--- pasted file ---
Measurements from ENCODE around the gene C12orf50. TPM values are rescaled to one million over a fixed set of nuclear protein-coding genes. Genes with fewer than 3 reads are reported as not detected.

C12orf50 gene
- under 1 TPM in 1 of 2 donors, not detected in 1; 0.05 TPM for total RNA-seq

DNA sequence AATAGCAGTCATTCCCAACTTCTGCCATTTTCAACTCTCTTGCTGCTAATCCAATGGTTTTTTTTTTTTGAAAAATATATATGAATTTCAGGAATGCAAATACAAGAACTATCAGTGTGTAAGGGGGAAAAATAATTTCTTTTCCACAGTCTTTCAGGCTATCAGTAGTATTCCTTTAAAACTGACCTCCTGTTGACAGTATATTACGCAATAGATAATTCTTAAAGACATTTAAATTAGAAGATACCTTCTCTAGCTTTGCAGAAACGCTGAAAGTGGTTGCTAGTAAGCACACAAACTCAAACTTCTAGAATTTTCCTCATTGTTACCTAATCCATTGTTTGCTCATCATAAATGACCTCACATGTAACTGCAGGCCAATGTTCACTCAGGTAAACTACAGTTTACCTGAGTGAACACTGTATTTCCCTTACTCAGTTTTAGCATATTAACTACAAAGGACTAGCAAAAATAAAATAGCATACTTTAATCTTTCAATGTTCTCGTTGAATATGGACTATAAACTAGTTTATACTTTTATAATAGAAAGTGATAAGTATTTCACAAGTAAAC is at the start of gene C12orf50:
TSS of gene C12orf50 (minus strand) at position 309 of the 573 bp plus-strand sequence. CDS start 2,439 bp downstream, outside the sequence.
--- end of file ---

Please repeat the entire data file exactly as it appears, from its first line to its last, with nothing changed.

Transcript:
Measurements from ENCODE around the gene C12orf50. TPM values are rescaled to one million over a fixed set of nuclear protein-coding genes. Genes with fewer than 3 reads are reported as not detected.

C12orf50 gene
- under 1 TPM in 1 of 2 donors, not detected in 1; 0.05 TPM for total RNA-seq

DNA sequence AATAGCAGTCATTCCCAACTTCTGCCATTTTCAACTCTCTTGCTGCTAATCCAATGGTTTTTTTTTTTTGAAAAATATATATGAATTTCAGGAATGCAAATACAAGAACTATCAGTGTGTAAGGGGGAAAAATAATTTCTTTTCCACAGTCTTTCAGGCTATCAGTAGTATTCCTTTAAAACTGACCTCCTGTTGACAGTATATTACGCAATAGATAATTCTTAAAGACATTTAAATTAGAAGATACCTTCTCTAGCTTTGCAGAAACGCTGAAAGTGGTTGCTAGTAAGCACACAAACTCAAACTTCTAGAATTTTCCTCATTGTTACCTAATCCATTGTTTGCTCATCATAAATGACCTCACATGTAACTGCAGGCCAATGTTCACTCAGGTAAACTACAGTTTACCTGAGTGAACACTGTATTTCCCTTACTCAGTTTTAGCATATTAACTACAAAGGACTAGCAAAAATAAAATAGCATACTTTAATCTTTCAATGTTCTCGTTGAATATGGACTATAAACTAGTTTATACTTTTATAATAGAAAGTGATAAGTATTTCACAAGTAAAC is at the start of gene C12orf50:
TSS of gene C12orf50 (minus strand) at position 309 of the 573 bp plus-strand sequence. CDS start 2,439 bp downstream, outside the sequence.